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I've heard again and again that many crypto systems have been broken in the past for one reason or another and that it is best to use one that has been peer reviewed, etc etc. However, I've yet to see a source (website, book) that gives information about these systems. Is there such a thing?

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Concerning primitives, the SHA-3 candidates that didn't make round 2 are a nice list: – CodesInChaos Feb 4 '13 at 20:39
@CodesInChaos: +1. Great link. There are some 10 SHA-3 candidates which were completely broken. – David Schwartz Feb 5 '13 at 11:30
NSA had designed an algorithm on which an attack was found only hours after its declassification. See – Mok-Kong Shen Feb 5 '13 at 12:47
Applied Cryptanalysis – mikeazo Feb 6 '13 at 13:43

If you want to look back in time, ENIGMA was the standard used by the nazis in the 30-40's. It would be useless to encrypt anything with it now.

More recently, pratical attacks have been done against parts of the GSM standard (what cell-phones use). The cipher A5/2 which is considered completely broken and has for this reason been remove from the standard. Actually, A5/3, supposed to be better, is not looking great either right now as an attack requiring a regular computer has been done recently (2010, see wikipedia link).

These are example of practical attacks against "real life" algorithms.

You also have algorithms which never made it outside academia because of their weakness. For instance, MacGuffin was broken at the same conference it was presented!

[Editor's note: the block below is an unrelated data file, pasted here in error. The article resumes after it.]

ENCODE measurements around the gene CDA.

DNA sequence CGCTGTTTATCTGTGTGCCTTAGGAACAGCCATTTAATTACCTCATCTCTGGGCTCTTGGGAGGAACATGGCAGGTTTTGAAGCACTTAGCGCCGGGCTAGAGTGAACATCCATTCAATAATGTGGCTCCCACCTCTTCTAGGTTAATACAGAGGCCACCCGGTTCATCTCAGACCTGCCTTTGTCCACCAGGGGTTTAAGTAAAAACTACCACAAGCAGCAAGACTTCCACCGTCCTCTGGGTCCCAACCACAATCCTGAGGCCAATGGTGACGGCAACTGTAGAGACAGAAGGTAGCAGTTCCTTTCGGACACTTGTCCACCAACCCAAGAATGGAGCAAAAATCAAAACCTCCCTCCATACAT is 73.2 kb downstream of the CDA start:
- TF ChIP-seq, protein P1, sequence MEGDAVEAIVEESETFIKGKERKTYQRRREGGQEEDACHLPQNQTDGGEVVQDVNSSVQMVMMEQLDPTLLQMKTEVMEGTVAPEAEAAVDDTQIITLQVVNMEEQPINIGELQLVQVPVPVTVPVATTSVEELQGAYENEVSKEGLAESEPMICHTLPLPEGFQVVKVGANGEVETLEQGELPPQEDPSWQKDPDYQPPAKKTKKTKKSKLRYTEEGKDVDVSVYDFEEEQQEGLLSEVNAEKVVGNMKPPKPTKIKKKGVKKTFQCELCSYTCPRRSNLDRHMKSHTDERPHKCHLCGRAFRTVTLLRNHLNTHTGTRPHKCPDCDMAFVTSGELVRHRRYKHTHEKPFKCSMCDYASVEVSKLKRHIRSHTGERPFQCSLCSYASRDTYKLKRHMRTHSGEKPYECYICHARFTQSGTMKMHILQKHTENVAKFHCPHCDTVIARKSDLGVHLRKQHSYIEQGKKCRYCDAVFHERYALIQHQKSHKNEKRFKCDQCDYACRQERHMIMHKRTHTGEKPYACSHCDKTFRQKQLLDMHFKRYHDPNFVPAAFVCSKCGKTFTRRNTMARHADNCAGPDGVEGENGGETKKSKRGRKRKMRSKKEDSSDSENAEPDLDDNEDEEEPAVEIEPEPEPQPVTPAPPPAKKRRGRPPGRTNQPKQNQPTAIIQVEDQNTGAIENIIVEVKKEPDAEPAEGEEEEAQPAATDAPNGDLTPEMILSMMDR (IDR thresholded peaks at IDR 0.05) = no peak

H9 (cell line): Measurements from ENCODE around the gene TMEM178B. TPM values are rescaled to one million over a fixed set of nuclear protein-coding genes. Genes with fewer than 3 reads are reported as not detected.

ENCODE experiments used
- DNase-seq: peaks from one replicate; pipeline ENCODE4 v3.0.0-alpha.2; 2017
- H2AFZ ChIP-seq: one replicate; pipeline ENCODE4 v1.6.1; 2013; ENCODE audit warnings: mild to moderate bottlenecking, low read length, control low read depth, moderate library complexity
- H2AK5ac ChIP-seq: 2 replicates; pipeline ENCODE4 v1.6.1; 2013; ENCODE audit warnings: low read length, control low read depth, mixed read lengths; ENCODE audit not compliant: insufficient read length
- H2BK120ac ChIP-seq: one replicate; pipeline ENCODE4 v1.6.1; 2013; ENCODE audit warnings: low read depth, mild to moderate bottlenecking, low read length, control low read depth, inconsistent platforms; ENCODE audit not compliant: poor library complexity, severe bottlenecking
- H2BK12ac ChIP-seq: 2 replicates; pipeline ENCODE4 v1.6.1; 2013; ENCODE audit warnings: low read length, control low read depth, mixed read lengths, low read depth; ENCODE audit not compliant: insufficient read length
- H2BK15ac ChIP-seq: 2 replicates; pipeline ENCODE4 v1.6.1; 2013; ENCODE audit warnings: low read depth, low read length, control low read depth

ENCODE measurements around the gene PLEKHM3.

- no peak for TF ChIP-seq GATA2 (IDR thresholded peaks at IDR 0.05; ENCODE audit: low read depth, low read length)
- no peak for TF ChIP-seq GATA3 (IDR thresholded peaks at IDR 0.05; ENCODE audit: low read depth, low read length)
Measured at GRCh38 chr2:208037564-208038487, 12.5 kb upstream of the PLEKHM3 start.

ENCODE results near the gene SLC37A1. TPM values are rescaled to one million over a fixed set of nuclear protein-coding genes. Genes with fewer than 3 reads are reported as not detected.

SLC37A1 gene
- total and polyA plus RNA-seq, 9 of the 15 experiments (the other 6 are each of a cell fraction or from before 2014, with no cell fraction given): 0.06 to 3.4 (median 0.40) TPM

At last, "broken" is a rather vague concept. An algorithm is usually considered "broken" if attacks much more efficient than brute-force can be done... But that does not mean they are pratical! For instance, PUFFIN (a lightweight cipher) is considered broken due to vulneranility against differential cryptanalysis. However, the amount of data required to perform the attack remains unpractically high.

For this reason, you may consider DES to not be broken because no attack is more efficient than brute-force in its case (as far as I know). However, the problem is that a brute-force attack is possible nowadays because the key size (56 bits) is too small.

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A5/3 is fine, for its intended purpose. The claims that it is broken are greatly exaggerated. – D.W. Feb 6 '13 at 19:21
That attack of A5/3 is a related key attack. So unless you're using a really weird protocol, it's not relevant in practice. Just like related key attacks against AES are pretty irrelevant. – CodesInChaos Feb 7 '13 at 18:58

This is specific to TLS, but this paper lists the (surprisingly large) number of security flaws that have been found in TLS and TLS implementations.

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I'm starting to get a sense that the best approach is just to look for papers from IACR. – Gustavo Litovsky Feb 4 '13 at 20:34

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